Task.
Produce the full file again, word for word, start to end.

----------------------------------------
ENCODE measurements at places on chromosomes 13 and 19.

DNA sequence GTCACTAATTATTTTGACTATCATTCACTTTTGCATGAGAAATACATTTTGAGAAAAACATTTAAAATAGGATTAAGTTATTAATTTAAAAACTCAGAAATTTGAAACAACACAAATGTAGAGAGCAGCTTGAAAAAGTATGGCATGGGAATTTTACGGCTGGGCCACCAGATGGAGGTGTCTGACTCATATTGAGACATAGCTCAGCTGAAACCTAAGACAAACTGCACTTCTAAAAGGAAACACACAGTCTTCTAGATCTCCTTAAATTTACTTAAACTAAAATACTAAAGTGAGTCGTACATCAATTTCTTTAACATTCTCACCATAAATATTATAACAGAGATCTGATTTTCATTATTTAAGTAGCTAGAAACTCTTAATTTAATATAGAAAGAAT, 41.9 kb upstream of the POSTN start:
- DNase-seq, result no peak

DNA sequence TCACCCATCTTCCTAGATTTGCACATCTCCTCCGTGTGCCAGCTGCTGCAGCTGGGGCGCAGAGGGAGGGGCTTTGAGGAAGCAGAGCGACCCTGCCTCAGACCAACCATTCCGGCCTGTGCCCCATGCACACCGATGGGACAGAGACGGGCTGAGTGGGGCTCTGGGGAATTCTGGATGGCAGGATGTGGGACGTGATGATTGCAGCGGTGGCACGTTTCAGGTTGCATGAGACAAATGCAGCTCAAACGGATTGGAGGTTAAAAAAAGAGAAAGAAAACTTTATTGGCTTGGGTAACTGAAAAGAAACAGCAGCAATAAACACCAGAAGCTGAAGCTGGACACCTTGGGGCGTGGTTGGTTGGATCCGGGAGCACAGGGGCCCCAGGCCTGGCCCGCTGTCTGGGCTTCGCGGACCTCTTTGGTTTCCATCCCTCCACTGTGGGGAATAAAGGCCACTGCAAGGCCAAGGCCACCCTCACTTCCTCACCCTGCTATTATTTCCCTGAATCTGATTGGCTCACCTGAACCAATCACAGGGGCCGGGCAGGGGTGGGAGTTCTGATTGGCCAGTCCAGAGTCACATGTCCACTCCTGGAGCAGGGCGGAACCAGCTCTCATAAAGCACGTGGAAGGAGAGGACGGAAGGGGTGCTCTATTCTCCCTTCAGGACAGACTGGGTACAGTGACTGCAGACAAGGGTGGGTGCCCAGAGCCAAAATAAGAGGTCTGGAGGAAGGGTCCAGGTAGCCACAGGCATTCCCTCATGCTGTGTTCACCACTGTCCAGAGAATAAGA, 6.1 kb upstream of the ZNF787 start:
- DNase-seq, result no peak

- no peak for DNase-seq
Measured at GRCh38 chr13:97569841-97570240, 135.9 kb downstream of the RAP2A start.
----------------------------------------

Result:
ENCODE measurements at places on chromosomes 13 and 19.

DNA sequence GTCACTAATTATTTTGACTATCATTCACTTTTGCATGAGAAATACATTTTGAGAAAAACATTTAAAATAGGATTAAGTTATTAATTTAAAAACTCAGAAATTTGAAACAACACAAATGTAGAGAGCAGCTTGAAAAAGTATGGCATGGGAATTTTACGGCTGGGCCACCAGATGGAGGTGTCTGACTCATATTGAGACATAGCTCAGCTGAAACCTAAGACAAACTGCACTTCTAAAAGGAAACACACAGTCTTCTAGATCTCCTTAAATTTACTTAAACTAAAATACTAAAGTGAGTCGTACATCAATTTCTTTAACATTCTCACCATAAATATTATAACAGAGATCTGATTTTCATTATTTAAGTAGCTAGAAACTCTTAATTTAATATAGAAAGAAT, 41.9 kb upstream of the POSTN start:
- DNase-seq, result no peak

DNA sequence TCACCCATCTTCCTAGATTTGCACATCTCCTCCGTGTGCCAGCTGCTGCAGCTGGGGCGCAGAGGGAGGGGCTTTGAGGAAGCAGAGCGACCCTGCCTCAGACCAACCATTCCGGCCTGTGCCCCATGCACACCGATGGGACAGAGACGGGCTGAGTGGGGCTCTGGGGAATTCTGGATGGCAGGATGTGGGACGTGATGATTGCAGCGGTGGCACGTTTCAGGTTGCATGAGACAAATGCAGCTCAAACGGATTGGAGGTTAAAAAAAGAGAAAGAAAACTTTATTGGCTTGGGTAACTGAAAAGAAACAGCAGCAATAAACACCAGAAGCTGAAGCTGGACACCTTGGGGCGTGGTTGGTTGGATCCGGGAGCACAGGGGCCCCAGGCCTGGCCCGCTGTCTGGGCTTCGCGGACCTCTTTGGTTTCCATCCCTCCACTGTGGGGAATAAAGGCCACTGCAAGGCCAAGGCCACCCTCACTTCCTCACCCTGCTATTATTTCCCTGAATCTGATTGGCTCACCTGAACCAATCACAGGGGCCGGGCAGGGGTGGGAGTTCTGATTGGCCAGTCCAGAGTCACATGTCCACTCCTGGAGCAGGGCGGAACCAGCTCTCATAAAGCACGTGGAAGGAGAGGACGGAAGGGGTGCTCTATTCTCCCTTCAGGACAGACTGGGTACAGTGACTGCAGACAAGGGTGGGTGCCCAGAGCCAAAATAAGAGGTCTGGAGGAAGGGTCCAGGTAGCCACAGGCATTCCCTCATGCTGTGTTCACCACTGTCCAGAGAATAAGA, 6.1 kb upstream of the ZNF787 start:
- DNase-seq, result no peak

- no peak for DNase-seq
Measured at GRCh38 chr13:97569841-97570240, 135.9 kb downstream of the RAP2A start.